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  • Keeping the Dream Alive

    2013 was another difficult season for the Minnesota Twins and their fans. However, that does not meant that are not some terrific stories that came out of the season. As we look to the hope these holidays bring, I think there are stories from the Twins that can inspire hope in anyone.

    Poor performances and injuries created opportunities that might not have been available in a typical, or at least a more successful, season. The stories of Andrew Albers, Doug Bernier, Chris Colabello and Caleb Thielbar are great reminders of believing in yourself and following your dreams.

    As we look back at 2013 and build hope for 2014, these stories are worth highlighting.

    Caleb Thielbar had a tremendous rookie campaign with the Twins in 2013. He was my choice (and the Twins Baseball Writers’ choice) for 2013 Twins Rookie of the year.

    Thielbar was an 18th round pick of the Milwaukee Brewers in 2009 after four years at South Dakota State. By 2011, he was pitching out of the bullpen for the independent St. Paul Saints. He pitched well and ended the season making three appearances with the Ft. Myers Miracle. In 2012, he began with seven games with the Miracle followed by 16 games with New Britain. He ended the season with 25 games in Rochester.

    That’s where he began the 2013 season. He struck out 34 batters in 26.1 innings over 17 appearances with the Red Wings. On May 20, he made his major league debut in Atlanta. Facing the Braves, he struck out three in two innings. On the final day of May, he made his first Target Field appearance for the Twins and struck out two in a perfect inning against the Seattle Mariners.

    Making the story even better, Thielbar is a Randolph, MN, native, a small town not far from the Twin Cities. He grew up watching the Twins and in 2013 his unconventional baseball journey had him putting on a Twins uniform and playing at home.

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    In 2011, Chris Colabello was named the Independent Leagues Player of the Year by Baseball America after a remarkable season for Worcester of the Canadian-American Association. He had played in the league since the 2005 season after graduating from Division II Assumption.

    Before the 2012 season, the Twins gave Colabello an opportunity and he has made the most of it. He had one previous opportunity, having gone to minor league camp with the Detroit Tigers. However, after that camp, he returned to Worcester. With the Twins, he put up solid numbers in 2012 with New Britain.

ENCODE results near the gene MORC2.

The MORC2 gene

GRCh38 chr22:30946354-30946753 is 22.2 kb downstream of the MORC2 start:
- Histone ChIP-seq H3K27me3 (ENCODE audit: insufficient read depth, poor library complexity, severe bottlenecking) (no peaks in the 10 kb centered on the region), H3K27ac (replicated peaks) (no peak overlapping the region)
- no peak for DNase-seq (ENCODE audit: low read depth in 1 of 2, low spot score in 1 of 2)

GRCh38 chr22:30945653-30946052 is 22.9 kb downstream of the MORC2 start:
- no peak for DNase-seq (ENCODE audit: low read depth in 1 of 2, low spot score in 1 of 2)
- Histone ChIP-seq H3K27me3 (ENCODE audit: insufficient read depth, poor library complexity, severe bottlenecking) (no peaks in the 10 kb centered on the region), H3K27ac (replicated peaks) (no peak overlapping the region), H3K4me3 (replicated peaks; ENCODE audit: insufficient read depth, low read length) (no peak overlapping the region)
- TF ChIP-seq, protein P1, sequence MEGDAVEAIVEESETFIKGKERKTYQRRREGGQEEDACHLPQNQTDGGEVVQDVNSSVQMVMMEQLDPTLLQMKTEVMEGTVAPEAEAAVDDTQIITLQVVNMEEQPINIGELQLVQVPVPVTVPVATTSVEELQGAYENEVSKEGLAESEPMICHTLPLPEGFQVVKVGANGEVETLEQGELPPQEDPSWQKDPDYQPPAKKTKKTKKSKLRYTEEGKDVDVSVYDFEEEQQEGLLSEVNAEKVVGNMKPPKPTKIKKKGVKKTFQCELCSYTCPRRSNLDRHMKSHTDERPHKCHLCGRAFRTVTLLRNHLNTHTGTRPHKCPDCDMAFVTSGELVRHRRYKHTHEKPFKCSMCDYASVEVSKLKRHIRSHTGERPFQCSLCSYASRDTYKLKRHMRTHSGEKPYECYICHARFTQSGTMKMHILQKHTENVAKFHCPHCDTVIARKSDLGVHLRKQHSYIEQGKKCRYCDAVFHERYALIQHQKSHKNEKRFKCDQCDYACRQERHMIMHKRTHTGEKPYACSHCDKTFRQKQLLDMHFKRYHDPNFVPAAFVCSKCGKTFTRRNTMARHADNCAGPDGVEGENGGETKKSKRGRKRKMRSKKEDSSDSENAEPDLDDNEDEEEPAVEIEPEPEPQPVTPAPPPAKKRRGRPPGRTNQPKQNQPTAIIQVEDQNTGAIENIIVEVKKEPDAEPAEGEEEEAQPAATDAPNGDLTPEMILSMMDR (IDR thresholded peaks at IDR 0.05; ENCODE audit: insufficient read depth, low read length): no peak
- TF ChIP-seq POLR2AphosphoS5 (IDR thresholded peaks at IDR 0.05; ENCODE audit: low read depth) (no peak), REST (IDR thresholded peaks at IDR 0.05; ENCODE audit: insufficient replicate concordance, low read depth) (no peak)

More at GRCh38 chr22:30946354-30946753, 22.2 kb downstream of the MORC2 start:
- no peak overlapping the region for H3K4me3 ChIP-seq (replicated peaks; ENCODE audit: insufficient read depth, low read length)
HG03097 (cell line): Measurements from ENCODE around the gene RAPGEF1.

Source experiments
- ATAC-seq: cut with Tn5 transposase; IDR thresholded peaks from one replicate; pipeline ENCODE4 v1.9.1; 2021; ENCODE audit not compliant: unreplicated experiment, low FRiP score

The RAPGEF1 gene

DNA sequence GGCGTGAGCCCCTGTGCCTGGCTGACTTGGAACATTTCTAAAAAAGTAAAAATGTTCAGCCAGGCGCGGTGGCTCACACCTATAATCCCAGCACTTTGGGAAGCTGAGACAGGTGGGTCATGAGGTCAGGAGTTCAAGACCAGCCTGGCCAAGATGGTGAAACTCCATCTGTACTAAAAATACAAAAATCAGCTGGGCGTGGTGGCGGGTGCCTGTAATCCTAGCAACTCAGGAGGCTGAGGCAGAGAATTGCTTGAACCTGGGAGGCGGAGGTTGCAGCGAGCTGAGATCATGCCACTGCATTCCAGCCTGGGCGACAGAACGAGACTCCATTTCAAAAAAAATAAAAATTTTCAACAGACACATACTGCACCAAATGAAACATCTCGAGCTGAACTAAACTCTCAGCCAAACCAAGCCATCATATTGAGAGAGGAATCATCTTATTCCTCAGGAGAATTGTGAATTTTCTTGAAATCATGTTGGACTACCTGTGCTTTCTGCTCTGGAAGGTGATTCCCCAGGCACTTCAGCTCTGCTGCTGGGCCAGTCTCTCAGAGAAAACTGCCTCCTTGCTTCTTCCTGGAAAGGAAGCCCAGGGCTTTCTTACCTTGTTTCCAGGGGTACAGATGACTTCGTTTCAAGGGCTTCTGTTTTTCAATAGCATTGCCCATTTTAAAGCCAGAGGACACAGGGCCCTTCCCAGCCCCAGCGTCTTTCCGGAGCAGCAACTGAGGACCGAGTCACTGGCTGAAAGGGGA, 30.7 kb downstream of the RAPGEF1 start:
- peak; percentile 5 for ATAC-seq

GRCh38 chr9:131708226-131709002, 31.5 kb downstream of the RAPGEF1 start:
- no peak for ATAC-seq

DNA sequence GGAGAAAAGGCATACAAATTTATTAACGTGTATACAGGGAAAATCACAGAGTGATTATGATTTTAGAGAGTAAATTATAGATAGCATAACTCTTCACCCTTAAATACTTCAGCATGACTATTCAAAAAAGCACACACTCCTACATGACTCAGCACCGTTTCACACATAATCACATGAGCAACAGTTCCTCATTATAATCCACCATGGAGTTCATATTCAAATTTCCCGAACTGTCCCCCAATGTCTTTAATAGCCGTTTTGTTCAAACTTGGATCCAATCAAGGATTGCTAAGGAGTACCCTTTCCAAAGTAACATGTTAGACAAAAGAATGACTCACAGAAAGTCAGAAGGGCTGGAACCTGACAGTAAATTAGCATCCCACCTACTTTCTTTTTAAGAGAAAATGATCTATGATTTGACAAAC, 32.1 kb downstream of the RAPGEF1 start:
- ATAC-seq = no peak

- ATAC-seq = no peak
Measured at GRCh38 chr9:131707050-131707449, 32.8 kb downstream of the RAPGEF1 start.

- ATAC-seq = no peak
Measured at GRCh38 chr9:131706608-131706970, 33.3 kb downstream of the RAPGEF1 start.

He had a remarkable winter season in Mexico and earned an invitation to big league spring training. He was also a key member of the improbably-successful Team Italy in the World Baseball Classic. He impressed at camp and was sent to Rochester. In 89 games with the Red Wings, he hit .352/.427/.639 (1.066) and was named the International League’s MVP and Rookie of the Year.

    Late on May 21, Colabello got the call. He hopped a late flight to Atlanta and was in the lineup on the afternoon of the 22nd against the Braves. He made the trip between Rochester and the Twins several times throughout the season. In all, he spent 81 days on the Twins 25 man roster.

    Colabello speaks of trusting a process and knowing that a person can’t control some things. It is a philosophy that has been great for him. He told me in September that he wants to prove that he can stick in the big leagues for a while. Recently, it was reported by Mike Berardino of the Pioneer Press that Colabello had an opportunity to earn about $1 million for playing in South Korea in 2014. He has declined that opportunity, choosing instead to continue to bet on himself and his dreams.

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    Andrew Albers is from North Battleford, Saskatchewan, Canada. He found his way to the University of Kentucky where he spent four years, splitting time between the rotation and the bullpen. He was a 10th round pick of the San Diego Padres in 2008. He missed all of 2009 with Tommy John surgery and while recovering in spring training of 2010 he was released. He signed with Quebec of the Can-Am Association and recorded 17 saves in 40 appearances.

    His story of trying to get an affiliated team to sign him for spring training in 2011 is the stuff of made-for-TV movies (or bigger). While in Arizona, working to get tryouts, he worked with his college coach and tried to get a tryout with the Twins. While the Twins were deciding if they should fly him to Ft. Myers for a tryout, Albers called the Twins back and said he would drive to Ft. Myers. If the Twins signed him, they could reimburse his travel expense. If they didn’t, he would drive back home to Saskatchewan.

    The Twins liked what they saw enough to invite him to minor league spring training. He earned a spot with the Miracle, though obtaining a work visa meant his season would be delayed a bit. He posted a 1.55 ERA in 22 games with the Miracle and moved up to New Britain where he posted a 2.91 ERA in 13 games. Of his 35 appearances, he made seven starts and was my choice for Twins Minor League Relief Pitcher of the Year.